how to choose gluten-free flours

After many requests, I am finally sharing which gluten-free flours I generally choose and why.  Since gluten-free baking is so new in the scheme of baking history, it’s still a world of exploration.

There are few schools that teach it, few chefs that master it, and I think we can all benefit from divulging our little tricks and tips to help each other get the best results without having to laden our desserts with too much starch or unnecessary sugars to replace what we miss in gluten.

So, enjoy this video!  And to recap, here are my categories for flours:



A NEUTRAL flour for me is something that resembles the taste and texture of wheat flour, of course missing the critical binding element that is the gluten.  These flours should be used in the largest percentage, as they are generally the least crumbly, and are primarily neutral or appealing in taste.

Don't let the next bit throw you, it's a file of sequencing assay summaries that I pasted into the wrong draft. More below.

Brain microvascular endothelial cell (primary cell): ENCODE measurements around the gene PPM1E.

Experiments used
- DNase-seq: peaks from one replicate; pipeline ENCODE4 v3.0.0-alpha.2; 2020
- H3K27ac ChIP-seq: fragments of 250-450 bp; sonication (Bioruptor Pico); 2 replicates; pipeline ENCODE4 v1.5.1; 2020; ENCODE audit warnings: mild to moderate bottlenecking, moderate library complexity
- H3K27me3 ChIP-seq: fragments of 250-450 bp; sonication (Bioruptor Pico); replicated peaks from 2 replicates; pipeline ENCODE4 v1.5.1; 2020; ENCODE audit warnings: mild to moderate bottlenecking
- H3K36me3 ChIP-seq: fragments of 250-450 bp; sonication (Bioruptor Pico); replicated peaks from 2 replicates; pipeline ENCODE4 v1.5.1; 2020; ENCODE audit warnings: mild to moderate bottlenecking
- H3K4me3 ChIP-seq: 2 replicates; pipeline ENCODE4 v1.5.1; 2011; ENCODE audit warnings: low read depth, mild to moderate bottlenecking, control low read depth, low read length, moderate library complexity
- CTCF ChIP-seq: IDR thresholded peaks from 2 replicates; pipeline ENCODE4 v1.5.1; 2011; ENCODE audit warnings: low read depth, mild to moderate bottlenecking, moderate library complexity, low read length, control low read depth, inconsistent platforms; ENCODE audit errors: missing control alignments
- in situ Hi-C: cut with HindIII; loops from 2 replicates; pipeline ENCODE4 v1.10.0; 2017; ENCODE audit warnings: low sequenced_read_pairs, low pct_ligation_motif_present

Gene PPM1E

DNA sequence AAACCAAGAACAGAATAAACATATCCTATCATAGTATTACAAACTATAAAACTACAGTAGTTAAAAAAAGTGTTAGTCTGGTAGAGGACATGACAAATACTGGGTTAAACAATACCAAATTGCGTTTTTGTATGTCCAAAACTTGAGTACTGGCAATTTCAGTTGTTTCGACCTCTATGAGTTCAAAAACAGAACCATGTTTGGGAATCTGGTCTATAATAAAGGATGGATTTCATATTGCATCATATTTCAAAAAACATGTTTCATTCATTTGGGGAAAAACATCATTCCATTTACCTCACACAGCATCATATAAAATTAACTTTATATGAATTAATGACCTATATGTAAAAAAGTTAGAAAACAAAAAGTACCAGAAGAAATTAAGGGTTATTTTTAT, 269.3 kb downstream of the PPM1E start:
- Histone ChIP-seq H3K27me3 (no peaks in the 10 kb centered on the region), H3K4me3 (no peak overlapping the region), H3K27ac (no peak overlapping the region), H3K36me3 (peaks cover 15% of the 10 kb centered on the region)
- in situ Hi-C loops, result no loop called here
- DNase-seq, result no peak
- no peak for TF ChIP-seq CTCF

A FILLING flour is something with a little more texture, perhaps fiber, and density.  Most of these flours are not ideal for baking on their own, because they will tend to make the dessert fall apart.  However, they make an excellent complement for the “NEUTRAL” flours, as they add that certain depth that we can miss when working with just, say, rice flour alone.

A BINDING flour is just what it sounds like — something that aids the flour to stay together.  The large majority of the time we need to add one of these in either a relatively large or small quantity to get our baked goods to stay together, especially if the dessert is vegan or little egg or egg replacer is used.  These BINDING flours range from starch to baking powder, and I explain a bit their uses in the video.

Here are the flours that fall into each list:

NEUTRAL: rice, buckwheat, teff

FILLING: millet, coconut, almond, corn, quinoa, sorghum

BINDING: potato starch, corn starch, agar agar, baking powder, tapioca, arrowroot

I hope this helps you improvise a little bit with your gluten-free baking!  I am not a fan of all-purpose flour mixes, as not all desserts are equal.  So, use the guidelines I explain the video, and please share with me the results!

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